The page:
It is a catch-22 situation: in the current tough economic climate, small business owners – particularly in the restaurant business – are under increasing financial pressure and their need for working capital is growing. At the same time, the credit crunch and the associated bank liquidity requirements mean that banks have become more conservative in their lending policies, with the reduction of overdraft limits and an increase in the loan decline rate.
So, where do small business owners turn when faced with challenges like timing and onerous security requirements of traditional lending institutions?
Business cash advance now in SA
The business cash advance funding product was established over a decade ago in the US, borne out of the tight credit market and US banks’ increasingly conservative lending policies. This alternative funding option was met with great enthusiasm by small business owners and grew rapidly. It was subsequently introduced in the UK and Australia, where it has been equally successful.
Recently, it was introduced into South Africa, but many business owners are not yet aware that this alternative funding option exists – or what it involves.
A business cash advance is a buy and sell agreement between a business cash advance provider and the business owner, allowing them to use future card turnover as a way of raising working capital today. Quite simply, the cash advance provider advances a lump sum of the business’ future sales – so the business effectively funds its own growth. It takes an agreed proportion of all future card transactions until the total value that has been purchased is reached.
The pioneer of the business cash advance in this country is Retail Capital, a business cash advance provider. CEO David Lewis believes that while the South African credit market is traditionally a conservative one, the timing is ideal for the introduction of the business cash advance to the country. ‘Small business owners are welcoming this flexible funding option as loan applications are increasingly being declined by banks,’ he states. ‘They often find that the loan application process at banks is considerably time-consuming and complex, and that security requirements are restrictive – which is not the case at Retail Capital.’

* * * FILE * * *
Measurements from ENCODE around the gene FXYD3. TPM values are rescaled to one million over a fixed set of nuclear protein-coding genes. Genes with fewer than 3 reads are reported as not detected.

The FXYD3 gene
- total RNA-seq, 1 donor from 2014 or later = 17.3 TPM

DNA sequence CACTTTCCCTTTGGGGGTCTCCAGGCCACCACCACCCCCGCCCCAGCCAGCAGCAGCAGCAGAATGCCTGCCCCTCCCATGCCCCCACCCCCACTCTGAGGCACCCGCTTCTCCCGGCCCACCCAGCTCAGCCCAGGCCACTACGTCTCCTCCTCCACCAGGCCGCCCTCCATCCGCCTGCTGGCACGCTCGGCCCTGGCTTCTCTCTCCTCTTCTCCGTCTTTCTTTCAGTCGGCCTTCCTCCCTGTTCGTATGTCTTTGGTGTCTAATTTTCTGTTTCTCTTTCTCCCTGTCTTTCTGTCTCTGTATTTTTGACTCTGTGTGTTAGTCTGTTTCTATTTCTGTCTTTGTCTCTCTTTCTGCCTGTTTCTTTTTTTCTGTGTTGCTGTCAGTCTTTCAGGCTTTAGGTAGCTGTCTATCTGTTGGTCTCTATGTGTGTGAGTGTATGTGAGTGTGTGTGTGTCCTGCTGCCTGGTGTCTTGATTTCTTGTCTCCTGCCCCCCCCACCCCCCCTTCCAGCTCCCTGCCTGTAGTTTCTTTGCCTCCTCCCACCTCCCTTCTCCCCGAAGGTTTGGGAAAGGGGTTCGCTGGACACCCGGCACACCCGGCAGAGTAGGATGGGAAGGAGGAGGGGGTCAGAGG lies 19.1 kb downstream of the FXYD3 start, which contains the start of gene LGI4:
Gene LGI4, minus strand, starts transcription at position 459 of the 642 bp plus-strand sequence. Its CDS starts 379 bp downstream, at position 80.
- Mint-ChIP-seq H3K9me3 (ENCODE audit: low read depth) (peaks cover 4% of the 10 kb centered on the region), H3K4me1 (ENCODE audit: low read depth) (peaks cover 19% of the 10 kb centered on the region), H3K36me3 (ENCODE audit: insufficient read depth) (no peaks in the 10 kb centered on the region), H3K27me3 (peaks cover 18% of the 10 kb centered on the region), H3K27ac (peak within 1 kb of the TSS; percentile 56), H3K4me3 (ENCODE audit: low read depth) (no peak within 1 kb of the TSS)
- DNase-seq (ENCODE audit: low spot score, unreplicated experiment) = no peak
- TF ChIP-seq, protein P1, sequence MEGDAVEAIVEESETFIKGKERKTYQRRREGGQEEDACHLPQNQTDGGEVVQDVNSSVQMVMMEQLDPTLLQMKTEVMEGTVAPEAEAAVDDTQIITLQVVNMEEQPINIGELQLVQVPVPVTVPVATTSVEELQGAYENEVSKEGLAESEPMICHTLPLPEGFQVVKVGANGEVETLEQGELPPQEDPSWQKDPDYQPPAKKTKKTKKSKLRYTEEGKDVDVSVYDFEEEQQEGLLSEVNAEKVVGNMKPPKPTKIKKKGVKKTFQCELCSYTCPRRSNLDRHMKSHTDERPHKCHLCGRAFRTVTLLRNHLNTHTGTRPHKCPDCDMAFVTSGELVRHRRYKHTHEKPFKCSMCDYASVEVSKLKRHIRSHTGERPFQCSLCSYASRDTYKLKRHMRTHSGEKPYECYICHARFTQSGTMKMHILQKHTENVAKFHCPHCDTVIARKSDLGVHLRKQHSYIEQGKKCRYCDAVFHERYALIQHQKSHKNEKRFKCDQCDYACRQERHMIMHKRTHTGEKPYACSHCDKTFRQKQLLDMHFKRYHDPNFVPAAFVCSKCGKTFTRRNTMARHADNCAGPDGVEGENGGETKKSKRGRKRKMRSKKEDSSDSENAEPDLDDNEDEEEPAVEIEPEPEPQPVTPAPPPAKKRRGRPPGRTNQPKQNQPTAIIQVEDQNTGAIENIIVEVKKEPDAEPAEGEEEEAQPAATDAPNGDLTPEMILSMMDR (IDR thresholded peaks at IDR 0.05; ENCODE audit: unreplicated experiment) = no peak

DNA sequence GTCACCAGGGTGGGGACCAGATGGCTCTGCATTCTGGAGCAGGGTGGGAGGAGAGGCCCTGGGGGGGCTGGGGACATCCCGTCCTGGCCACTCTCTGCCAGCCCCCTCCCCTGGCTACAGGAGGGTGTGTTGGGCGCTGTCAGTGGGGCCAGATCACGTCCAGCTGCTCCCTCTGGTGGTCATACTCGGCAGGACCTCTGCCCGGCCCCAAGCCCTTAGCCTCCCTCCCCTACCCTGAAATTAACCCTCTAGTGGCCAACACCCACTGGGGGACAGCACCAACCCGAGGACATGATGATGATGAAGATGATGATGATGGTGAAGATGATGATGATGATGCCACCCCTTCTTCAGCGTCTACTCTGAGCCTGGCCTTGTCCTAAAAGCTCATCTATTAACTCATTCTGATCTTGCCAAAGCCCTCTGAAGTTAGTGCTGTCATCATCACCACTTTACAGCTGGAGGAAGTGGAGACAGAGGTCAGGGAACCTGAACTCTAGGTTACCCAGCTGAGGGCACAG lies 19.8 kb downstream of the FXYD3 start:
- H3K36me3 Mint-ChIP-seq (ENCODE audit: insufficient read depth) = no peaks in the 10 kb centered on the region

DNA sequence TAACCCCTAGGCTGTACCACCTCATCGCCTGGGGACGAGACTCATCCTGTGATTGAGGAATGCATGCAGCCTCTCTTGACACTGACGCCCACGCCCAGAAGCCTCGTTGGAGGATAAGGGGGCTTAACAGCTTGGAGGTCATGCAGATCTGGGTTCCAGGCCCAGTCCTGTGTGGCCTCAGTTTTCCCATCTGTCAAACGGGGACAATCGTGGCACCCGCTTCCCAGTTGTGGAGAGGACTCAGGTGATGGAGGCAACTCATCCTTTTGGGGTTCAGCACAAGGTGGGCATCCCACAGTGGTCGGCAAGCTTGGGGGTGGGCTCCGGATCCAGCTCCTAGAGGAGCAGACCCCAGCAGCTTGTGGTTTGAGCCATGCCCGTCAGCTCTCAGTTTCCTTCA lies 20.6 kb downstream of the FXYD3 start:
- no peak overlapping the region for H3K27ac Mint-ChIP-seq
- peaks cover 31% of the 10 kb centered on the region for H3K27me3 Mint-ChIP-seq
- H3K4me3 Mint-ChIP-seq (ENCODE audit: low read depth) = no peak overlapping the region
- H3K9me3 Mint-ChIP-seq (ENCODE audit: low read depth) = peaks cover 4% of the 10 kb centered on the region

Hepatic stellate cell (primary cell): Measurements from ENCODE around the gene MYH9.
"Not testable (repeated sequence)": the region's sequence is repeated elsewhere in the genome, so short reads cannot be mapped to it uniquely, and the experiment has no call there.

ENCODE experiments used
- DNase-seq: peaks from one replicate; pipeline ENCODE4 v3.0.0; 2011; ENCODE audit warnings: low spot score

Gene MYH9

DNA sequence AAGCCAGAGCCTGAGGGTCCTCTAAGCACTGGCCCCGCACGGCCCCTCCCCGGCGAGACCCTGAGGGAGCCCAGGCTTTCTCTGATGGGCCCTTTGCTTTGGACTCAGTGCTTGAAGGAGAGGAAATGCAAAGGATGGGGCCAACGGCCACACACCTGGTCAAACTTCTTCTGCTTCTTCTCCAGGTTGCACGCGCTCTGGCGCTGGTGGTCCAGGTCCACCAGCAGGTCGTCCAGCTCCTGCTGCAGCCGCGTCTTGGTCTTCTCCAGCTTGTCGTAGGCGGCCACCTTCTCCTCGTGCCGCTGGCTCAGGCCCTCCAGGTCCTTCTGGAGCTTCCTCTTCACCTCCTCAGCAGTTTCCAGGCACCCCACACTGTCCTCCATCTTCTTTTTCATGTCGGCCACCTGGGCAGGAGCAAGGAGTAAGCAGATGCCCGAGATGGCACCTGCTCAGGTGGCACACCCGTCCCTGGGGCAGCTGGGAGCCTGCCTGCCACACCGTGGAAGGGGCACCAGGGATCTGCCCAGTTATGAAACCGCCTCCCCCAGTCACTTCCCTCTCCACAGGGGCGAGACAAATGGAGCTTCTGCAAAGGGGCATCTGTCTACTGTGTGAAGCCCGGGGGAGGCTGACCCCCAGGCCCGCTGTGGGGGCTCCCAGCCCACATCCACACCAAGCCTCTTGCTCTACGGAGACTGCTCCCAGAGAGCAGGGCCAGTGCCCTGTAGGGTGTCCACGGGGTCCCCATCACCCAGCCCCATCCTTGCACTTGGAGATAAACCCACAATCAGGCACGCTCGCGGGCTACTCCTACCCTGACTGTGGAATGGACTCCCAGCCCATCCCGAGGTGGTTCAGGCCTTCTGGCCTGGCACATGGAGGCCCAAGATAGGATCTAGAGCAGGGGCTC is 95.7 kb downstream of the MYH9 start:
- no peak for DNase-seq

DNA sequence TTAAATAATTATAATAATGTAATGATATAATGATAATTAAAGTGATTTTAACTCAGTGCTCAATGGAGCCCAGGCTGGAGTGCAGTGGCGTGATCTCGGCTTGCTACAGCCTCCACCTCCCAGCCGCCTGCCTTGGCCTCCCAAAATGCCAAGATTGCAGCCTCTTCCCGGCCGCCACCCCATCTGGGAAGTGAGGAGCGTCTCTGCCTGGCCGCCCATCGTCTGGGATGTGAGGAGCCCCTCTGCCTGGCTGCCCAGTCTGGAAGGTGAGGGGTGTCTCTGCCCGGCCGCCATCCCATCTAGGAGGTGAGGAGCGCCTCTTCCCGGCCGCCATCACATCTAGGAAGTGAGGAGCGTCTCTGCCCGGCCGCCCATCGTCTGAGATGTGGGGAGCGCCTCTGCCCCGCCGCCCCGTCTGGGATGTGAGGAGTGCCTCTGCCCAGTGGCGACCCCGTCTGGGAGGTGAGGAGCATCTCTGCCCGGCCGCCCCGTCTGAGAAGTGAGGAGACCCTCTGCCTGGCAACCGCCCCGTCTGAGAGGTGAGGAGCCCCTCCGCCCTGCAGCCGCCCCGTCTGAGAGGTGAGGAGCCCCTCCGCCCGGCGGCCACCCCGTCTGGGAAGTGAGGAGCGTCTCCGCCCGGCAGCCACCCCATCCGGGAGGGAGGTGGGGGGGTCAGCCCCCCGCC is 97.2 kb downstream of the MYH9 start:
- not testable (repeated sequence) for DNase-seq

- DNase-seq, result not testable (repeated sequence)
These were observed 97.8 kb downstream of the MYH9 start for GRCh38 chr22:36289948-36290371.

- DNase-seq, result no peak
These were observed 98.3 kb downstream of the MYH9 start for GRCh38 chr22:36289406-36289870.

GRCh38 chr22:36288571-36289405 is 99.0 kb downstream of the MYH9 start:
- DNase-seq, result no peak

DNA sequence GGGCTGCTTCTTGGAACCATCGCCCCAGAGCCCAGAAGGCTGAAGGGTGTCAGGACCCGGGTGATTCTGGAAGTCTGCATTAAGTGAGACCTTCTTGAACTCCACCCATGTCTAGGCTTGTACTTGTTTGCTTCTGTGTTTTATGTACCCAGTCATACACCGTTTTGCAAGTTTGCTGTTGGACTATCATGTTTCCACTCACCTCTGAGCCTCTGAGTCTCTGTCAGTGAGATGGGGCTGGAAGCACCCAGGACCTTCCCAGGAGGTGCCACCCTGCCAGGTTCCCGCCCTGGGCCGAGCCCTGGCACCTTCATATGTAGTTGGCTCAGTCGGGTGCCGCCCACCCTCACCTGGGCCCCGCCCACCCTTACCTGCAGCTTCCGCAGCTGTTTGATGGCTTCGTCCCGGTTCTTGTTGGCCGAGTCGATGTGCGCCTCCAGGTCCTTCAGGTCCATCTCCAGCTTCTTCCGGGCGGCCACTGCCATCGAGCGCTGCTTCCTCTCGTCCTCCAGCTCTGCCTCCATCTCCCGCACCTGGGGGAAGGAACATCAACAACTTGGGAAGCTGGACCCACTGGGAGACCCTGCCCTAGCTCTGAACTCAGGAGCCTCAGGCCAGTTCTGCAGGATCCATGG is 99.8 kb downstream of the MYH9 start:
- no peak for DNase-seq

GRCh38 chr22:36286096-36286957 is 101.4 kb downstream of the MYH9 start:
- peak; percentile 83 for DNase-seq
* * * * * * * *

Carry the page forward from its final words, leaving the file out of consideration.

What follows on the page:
Beluga Restaurant in Cape Town is one of many restaurants that has benefitted from this funding option. Since its inception, Beluga has reinvented itself a number of times, winning numerous awards along the way.
‘The banks seem to be stuck in a recessionary, risk-adverse mind-set and do not appear to have the appetite to lend money to restaurants at the moment,’ states owner and chef, Oscar Kotze. ‘If you are lucky enough to get credit, then you are looking at a combination of high interest rates, significant bank charges and more surety than is healthy. Over and above this, at the times when turnover is at its lowest, the fixed bank repayments represent a large part of your available cash on hand. I believe that Retail Capital enters into a win-win partnership with business owners and shares in the ups and downs of our trading seasons. The fact that they do not require surety and that payments are linked to turnover makes it very convenient.’